In hillgoing circles it's a truism that biggest isn't necessarily best - and if you needed any convincing, here are ten good reasons why not. Only one of the following even reaches 500 metres, but for sheer presence these pint sized upstarts easily outshine most hills twice their height. More than just scenic viewpoints with a nice outlook on taller neighbours, these mini mountains really look and feel the part in their own right too.
Dun Caan - 444m
High point of the rugged Isle of Raasay (and no, that's not saying much), little Dun Caan is a charismatic craggy character, with an unusual sawn-off summit that serves as a landmark from miles around. Surrounded by sea, with Skye on one side and Applecross to the other, the panorama is disproportionately huge for a summit elevation this modest.
Sgurr na Stri - 494m
Rising steep and rocky straight out of the sea, Sgurr na Stri dominates the head of Loch Scavaig. Tiny it may be, but its strategic position above the outlow of Loch Coruisk gives it an unrivalled perspective on the whole crazy arc of the Cuillin ridge. This is probably the most spectacular summit view in Scotland! Whether you're planning a Cuillin traverse, or reminiscing about one, it's an amazing place to just sit and stare. For best results come by boat - weather depending, there's a seasonal service from Elgol.
An Sgurr - 393m
Lording it over the tiny Isle of Eigg, this striking volcanic inselberg (island mountain) looks quite unlike anything else in the UK. Very few full-sized mountain summits are anywhere near this imposing. Only climbers will want to venture near the 100m cliffs, but despite its impregnable appearance when seen from the east, the walker's ascent is surprisingly achievable.
Ben A'an - 454m
It's pretty much the smallest thing in the Trossachs, but by a lucky quirk of geology Ben A'an also happens to boast by far the craggiest profile, a steep cone rising over the woods above Loch Katrine. With a scrambly summit block and a great view down the length of the loch to the lumpy skyline of the southern Highlands proper, it easily repays the short-but-steep uphill grunt from the road.
Roseberry Topping - 320m
Sometimes, with tongue in cheek, referred to as the Cleveland Matterhorn, this distinctive conical hill is a much-loved landmark with wide edge-of-the-plain views. Made of soft Jurassic sandstone, Roseberry Topping owes its shape to the combination of a geological fault and an early 20th Century mine collapse. Though the impressive crags are a bit of an acquired taste for climbers, the summit is a justifiably popular objective for walkers.
Helm Crag - 405m
Above the ever-touristy village of Grasmere, and well seen from the Dunmail road, the steep craggy peak of Helm Crag does a good impression of a mountain far larger than its diminutive 400-odd metres might suggest. Crowning glory is the famous Howitzer, an improbable tilted rock that forms the fell's true high point. Reaching the top involves a short but interesting grade 1/2 scramble, while the only way off is back down the way you came; it's a manoeuvre that makes Helm Crag a perfect pocket challenge.
Chrome Hill (425m) & Parkhouse Hill (360m)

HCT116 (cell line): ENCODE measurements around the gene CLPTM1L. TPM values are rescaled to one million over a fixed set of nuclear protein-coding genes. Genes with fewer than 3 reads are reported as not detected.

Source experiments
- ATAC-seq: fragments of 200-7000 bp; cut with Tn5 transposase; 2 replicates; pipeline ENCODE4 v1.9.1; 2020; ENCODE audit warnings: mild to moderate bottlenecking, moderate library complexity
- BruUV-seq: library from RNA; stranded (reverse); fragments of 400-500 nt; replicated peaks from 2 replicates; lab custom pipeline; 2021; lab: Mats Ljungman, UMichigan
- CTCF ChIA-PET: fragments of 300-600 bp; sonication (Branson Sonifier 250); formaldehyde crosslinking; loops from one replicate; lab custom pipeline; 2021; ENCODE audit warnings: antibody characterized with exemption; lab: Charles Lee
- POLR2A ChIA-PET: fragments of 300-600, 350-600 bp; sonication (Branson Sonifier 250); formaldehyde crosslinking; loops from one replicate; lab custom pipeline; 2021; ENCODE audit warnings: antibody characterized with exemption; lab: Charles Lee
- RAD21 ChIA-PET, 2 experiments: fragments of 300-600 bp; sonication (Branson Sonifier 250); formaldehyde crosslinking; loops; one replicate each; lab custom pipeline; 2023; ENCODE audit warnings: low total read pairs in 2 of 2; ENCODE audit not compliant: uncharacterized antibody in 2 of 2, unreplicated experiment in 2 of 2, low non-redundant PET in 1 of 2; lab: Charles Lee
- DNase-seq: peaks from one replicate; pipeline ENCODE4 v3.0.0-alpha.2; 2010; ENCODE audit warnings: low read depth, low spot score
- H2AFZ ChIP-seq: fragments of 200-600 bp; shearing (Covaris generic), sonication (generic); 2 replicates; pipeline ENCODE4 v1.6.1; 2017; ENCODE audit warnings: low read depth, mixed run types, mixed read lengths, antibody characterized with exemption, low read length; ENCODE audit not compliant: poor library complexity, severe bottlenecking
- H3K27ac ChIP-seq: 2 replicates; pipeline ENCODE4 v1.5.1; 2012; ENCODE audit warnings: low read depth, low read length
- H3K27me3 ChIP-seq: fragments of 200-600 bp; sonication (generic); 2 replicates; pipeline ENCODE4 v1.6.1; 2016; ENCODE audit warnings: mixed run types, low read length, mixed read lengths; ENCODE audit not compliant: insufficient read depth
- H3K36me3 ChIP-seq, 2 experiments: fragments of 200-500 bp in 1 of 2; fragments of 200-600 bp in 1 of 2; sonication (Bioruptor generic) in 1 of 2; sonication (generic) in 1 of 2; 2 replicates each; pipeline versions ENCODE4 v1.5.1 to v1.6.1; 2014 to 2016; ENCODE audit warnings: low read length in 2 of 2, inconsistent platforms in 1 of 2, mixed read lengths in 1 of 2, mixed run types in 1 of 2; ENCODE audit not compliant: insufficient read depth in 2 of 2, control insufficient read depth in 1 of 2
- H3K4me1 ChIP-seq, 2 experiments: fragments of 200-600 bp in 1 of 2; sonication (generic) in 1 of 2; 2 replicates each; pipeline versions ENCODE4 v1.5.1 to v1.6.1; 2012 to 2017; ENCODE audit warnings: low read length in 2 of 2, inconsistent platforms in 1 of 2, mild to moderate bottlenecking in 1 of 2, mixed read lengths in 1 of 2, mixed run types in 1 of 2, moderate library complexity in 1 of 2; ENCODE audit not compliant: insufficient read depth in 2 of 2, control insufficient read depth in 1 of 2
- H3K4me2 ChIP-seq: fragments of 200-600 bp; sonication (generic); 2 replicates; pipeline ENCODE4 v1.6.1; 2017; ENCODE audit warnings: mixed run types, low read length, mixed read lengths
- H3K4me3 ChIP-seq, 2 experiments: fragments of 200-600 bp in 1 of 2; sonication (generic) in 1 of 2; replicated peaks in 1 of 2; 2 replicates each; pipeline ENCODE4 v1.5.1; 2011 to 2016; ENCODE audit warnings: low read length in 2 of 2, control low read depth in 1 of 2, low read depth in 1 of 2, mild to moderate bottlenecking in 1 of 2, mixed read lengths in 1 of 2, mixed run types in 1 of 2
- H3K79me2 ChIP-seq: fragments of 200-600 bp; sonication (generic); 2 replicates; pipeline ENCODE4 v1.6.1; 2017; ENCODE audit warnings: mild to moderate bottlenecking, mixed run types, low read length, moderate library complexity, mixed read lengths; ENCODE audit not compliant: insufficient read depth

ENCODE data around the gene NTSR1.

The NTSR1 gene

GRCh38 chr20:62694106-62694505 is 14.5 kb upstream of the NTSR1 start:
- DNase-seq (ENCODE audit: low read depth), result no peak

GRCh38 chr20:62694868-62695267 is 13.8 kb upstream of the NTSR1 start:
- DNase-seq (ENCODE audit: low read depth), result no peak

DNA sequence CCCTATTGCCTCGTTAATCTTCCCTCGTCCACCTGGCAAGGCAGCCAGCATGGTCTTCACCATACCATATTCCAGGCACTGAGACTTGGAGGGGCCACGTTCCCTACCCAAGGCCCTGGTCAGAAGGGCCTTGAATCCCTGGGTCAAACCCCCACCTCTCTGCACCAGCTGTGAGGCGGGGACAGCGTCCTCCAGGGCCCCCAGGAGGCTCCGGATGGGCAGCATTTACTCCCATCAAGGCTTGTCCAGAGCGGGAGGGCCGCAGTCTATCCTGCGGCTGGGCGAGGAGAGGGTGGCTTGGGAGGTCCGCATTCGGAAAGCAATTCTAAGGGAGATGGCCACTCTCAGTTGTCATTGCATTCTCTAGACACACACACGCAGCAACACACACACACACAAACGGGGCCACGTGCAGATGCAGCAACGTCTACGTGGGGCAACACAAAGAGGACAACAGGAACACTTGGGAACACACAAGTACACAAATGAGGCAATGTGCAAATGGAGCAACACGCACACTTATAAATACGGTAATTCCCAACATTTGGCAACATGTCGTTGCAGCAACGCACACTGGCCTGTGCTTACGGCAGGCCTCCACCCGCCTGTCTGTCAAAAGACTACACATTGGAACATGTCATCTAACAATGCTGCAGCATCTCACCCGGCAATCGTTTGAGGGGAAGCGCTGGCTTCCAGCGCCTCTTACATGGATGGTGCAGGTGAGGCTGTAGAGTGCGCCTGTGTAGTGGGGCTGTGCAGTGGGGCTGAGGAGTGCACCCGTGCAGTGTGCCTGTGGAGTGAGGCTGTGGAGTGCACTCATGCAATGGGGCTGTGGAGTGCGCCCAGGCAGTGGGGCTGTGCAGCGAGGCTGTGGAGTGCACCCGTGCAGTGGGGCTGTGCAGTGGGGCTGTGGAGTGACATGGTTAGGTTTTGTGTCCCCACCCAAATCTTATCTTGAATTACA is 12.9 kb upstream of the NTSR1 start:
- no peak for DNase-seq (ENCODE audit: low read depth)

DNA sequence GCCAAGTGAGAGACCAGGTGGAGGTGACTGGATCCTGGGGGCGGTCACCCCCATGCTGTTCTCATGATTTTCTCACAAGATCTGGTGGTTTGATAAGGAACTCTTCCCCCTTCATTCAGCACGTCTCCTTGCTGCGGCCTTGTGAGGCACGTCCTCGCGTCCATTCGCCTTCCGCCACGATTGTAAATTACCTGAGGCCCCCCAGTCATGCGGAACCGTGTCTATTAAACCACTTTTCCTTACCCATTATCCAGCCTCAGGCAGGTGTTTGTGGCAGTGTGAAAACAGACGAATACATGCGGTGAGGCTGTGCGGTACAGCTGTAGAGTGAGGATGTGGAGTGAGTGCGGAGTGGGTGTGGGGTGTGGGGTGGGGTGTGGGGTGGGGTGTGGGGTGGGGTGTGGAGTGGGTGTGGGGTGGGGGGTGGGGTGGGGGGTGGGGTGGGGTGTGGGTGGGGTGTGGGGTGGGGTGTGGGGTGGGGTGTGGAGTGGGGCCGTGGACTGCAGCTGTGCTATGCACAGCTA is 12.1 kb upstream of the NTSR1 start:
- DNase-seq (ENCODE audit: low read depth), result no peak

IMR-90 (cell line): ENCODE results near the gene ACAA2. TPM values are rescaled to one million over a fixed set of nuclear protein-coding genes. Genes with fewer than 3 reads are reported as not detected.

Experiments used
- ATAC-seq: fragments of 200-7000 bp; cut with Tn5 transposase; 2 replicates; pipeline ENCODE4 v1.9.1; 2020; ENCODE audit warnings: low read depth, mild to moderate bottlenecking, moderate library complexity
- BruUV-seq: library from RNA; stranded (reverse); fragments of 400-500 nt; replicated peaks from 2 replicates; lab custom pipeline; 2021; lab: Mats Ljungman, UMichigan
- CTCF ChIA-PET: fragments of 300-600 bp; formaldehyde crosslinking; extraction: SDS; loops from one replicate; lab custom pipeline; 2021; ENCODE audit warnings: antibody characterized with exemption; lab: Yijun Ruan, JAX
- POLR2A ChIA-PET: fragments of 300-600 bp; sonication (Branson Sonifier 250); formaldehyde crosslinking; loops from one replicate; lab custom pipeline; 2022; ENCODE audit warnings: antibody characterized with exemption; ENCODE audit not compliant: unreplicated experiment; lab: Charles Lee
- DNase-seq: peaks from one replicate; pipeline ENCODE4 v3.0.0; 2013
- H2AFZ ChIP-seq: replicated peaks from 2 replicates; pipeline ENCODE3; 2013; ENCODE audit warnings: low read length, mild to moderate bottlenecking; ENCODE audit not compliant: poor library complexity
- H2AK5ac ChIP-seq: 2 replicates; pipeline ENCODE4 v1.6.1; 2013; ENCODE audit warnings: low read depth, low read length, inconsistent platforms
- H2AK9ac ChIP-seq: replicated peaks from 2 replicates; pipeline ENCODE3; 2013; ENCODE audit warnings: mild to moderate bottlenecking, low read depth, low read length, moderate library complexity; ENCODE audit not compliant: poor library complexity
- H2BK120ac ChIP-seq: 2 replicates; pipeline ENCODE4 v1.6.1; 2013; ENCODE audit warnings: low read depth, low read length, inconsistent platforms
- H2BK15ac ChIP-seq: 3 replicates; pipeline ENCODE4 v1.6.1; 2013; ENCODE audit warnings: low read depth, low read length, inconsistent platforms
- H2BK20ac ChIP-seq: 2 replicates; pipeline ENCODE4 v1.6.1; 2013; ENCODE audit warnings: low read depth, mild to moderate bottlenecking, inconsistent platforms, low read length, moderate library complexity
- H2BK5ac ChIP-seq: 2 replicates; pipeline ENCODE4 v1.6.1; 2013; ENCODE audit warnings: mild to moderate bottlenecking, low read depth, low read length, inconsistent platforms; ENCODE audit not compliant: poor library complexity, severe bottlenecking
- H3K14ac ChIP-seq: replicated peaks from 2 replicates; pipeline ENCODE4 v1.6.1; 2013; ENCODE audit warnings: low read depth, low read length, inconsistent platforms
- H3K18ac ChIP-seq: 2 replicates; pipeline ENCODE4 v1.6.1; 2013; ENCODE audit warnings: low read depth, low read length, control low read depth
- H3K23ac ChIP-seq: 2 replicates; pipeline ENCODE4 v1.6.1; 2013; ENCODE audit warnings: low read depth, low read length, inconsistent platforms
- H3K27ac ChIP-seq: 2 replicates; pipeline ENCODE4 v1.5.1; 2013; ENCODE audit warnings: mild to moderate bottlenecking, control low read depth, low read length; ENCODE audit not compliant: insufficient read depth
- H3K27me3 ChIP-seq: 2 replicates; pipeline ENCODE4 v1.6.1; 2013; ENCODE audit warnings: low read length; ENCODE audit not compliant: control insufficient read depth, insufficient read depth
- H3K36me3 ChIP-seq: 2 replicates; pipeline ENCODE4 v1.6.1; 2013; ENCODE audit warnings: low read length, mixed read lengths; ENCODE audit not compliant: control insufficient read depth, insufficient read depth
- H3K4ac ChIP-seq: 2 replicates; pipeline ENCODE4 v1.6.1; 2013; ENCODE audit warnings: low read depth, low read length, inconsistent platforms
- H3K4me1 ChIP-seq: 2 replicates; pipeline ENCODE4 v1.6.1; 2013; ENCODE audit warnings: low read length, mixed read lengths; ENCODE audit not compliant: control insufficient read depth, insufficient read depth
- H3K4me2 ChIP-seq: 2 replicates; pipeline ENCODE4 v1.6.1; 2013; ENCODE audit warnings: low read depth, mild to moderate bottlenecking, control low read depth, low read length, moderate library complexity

Small in stature but big in impact, these two neighbouring limestone ridges - the remains of a coral atoll from an era when this part of England was under a tropical sea - Parkhouse Hill and Chrome Hill are today among the few genuinely peak-like summits in the Peak District. On Parkhouse Hill there's even a bit of scrambling if you stick to the narrow crest...
Yr Eifl - 561m
A tight-clustered trio of peaks on the Llyn Peninsula, Yr Eifl combine the rugged feel of Snowdonia proper with a photogenic coastal location. While only the biggest, Carn Ganol, tops 500m, their sense of height is elevated by their proximity to the sea, with the peak of Garn For rising to 444m within a single craggy kilometre of the shore. Meanwhile, on Tre'r Ceiri (485m) stands one of Europe's most spectacular prehistoric hill forts. Yr Eifl is often mis-translated as The Rivals, but it's probably fair to say that they don't have many.
Craig yr Aderyn - 258m
Poking in an unlikely fashion out of the lush green Dyffryn Dysynni, below the western foot of Cadair Idris, Craig yr Aderyn's craggy profile is strikingly incongruous. The name translates as Bird's Rock, and indeed it's been given SSSI status for its breeding birds, which include the largest inland colony of cormorants in Wales.
Moel-y-Gest - 263m
Directly overlooking the busy town of Porthmadog, an A-road and a railway, the little-talked-about hummock of Moel y Gest may not instantly spring to mind when you've the whole of Snowdonia to choose from. But don't be put off by its trifling summit height; this is a rugged wee hill, with a load of quality climbable rock, for those who like that kind of thing, and an under-appreciated outlook on the idyllic Glaslyn estuary for those who simply like to go up hills for the views.
- REVIEW: Montane's New Prism Jacket 20 Sep
- REVIEW: Mountain Hardwear Super DS Climb Jacket 10 Sep
- REVIEW: Hanwag Ferrata II GTX 3 Sep
- Bagging the Munros - What's The Big Attraction? 2 Sep
- REVIEW: MSR Habitude 6 Tent 30 Aug
- REVIEW: Vango Breithorn Boots 6 Aug
- REVIEW: Sea to Summit Dry Sacks 30 Jul
- GROUP TEST: Gas Stove Systems 17 Jul
- ARTICLE: My Favourite Summit View 17 Jun
- REVIEW: Anatom V2 Suilven Boots 11 Jun